Suffolk

Sutton Hoo: Anglo-Saxon replica ship project to start

Drawing of Sutton Hoo burial ship Image copyright Getty Images
Image caption The burial mound is thought to be linked to the 7th Century King Raedwald of East Anglia

The first phase of a £90,000 project to build a replica of the Anglo-Saxon ship buried at Sutton Hoo is due to start.

The burial site, believed to be the final resting place of the 7th Century King Raedwald of East Anglia, was discovered in 1939 near Woodbridge, Suffolk.

Next week Woodbridge Riverside Trust takes on a boatshed which is to be fitted out to start work on the ship.

The reconstruction will measure about 90ft (27m) in length.

Image copyright Helen Johns
Image caption It is thought the ship was hauled to the Sutton Hoo site from the nearby River Deben

Bryan Knibbs, executive chairman of the trust, said the group aimed to use traditional skills to build the boat and would start with smaller vessels before going on to a replica of the Sutton Hoo ship.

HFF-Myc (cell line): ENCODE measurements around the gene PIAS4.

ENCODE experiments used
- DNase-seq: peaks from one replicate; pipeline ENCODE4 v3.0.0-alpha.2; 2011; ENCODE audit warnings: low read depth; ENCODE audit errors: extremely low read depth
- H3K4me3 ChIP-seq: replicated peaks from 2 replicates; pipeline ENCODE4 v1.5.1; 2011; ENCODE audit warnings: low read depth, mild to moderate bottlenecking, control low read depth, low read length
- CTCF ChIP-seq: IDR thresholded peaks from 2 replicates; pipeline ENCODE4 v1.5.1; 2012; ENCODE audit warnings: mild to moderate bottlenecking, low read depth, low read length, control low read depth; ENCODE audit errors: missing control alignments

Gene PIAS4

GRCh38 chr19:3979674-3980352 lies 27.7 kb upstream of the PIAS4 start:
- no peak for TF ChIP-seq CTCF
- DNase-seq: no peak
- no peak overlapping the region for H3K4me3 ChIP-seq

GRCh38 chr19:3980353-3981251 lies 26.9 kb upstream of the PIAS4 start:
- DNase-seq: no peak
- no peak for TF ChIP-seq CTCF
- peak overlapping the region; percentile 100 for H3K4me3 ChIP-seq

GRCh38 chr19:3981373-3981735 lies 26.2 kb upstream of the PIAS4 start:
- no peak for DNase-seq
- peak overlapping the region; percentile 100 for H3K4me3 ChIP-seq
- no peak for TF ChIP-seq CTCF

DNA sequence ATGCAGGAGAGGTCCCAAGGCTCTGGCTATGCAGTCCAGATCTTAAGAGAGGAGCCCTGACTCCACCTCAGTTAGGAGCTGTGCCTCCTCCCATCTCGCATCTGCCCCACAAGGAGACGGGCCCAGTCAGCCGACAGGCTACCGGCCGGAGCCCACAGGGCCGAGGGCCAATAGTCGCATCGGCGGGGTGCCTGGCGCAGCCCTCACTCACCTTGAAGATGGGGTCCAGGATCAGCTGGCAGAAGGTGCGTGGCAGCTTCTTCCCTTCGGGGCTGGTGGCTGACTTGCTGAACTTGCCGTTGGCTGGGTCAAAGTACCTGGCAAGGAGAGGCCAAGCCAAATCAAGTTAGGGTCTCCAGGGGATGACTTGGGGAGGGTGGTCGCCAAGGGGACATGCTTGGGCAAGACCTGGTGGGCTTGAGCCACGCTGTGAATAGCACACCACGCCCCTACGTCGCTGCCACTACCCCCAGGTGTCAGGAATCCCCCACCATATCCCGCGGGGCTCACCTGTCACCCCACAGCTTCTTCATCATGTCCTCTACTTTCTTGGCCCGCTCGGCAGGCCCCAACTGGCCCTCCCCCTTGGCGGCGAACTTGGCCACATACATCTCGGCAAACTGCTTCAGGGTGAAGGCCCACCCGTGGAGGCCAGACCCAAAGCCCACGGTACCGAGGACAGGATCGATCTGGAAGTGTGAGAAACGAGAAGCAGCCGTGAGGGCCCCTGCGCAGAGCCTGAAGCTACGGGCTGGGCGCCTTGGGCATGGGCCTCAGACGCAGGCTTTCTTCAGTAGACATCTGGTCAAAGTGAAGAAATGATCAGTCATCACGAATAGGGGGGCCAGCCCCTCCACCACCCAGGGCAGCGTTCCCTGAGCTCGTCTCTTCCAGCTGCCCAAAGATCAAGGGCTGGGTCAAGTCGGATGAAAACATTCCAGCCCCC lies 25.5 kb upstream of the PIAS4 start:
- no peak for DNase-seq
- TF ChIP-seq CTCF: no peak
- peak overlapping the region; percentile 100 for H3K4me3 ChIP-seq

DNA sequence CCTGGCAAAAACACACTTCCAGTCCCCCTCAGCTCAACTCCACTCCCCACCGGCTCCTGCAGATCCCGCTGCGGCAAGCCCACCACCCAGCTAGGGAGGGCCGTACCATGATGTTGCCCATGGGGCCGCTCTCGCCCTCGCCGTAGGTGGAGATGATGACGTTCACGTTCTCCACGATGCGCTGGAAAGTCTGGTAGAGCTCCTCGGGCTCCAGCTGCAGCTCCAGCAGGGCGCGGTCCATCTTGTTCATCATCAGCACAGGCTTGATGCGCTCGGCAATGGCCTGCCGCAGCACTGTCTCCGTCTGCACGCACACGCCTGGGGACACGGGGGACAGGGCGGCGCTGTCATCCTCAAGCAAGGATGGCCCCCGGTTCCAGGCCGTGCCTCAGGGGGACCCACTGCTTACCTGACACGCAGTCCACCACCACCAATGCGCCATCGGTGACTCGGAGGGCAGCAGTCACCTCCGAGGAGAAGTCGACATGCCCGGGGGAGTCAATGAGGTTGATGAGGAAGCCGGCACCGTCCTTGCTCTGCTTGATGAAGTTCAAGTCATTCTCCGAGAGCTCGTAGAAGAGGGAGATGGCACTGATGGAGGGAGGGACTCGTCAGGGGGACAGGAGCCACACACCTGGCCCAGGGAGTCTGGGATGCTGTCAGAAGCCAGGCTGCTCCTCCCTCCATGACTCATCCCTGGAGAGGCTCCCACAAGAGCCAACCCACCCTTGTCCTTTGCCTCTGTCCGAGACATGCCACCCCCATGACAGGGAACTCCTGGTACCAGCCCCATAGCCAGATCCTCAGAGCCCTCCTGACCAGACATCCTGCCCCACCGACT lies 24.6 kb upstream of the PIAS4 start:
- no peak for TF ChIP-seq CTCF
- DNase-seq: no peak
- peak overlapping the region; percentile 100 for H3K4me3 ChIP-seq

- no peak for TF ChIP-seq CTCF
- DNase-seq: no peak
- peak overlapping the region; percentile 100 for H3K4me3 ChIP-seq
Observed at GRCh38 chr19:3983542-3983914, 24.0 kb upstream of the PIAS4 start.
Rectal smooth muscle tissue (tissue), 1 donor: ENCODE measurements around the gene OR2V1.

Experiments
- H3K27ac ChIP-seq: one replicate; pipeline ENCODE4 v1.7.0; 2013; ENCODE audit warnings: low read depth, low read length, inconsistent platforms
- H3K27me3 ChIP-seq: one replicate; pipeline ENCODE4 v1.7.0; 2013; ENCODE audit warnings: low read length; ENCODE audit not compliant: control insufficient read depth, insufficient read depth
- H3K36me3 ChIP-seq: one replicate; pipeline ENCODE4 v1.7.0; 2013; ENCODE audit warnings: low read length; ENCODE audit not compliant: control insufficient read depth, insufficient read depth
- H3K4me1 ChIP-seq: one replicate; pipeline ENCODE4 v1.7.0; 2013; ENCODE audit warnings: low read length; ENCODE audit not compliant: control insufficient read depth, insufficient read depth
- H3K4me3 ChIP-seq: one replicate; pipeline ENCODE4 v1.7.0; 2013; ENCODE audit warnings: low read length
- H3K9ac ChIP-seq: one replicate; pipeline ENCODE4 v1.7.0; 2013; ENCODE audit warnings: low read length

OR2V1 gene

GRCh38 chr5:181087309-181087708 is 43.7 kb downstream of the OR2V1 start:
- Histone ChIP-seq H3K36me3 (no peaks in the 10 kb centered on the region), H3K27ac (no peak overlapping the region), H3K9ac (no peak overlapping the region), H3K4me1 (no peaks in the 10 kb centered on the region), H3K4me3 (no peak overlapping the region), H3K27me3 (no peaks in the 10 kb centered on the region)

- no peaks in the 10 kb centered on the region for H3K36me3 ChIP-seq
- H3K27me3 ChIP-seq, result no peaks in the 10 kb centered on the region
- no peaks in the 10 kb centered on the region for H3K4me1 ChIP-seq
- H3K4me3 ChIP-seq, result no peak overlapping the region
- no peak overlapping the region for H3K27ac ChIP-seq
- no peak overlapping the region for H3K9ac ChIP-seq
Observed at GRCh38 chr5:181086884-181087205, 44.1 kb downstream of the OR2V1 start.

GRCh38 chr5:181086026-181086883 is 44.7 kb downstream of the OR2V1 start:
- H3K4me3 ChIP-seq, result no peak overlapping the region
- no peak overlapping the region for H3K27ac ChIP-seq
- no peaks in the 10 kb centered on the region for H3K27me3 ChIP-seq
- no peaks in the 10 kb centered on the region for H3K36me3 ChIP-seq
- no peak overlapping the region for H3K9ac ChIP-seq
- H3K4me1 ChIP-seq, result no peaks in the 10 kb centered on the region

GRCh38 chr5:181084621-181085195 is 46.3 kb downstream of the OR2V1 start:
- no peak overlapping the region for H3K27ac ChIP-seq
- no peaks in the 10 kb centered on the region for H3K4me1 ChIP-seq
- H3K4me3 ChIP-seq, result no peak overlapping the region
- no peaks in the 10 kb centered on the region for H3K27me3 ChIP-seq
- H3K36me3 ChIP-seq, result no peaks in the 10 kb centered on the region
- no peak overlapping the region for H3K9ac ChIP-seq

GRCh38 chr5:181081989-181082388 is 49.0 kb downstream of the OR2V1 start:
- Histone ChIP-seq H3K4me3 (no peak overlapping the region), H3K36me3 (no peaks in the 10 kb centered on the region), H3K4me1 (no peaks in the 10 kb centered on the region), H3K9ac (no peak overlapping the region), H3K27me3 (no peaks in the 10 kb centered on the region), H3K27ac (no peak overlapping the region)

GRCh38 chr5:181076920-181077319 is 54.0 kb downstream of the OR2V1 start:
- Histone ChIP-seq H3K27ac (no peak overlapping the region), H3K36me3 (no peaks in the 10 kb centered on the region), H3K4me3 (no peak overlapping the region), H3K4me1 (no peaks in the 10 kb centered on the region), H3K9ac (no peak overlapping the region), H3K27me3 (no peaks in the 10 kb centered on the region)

"On 21 April, we will be having an open day to give the public an insight into our plans and to look inside the boatshed - called the Longshed - that has been talked about for so long," he said.

"Phase one of our operations will begin with the start of the fit-out, and construction of the first St Ayles skiff (a light rowing boat). This really is the very start of our major project."

He said if everything goes to plan, work on building the replica could start in September.

The project is aiming to raise £90,000 through donations, sponsorship and grants.


Sutton Hoo's history

Image copyright Getty Images
Image caption One of the greatest finds at the Sutton Hoo boat burial is this warrior's helmet, which is kept at the British Museum in London
  • The discovery was made in 1939 when the landowner Edith Pretty asked archaeologist Basil Brown to investigate the largest of several mounds on her property
  • Among the many finds were the buried boat which contained the remains of a warrior's helmet, which is kept in the British Museum
  • It is thought the ship was hauled to the site from the nearby River Deben

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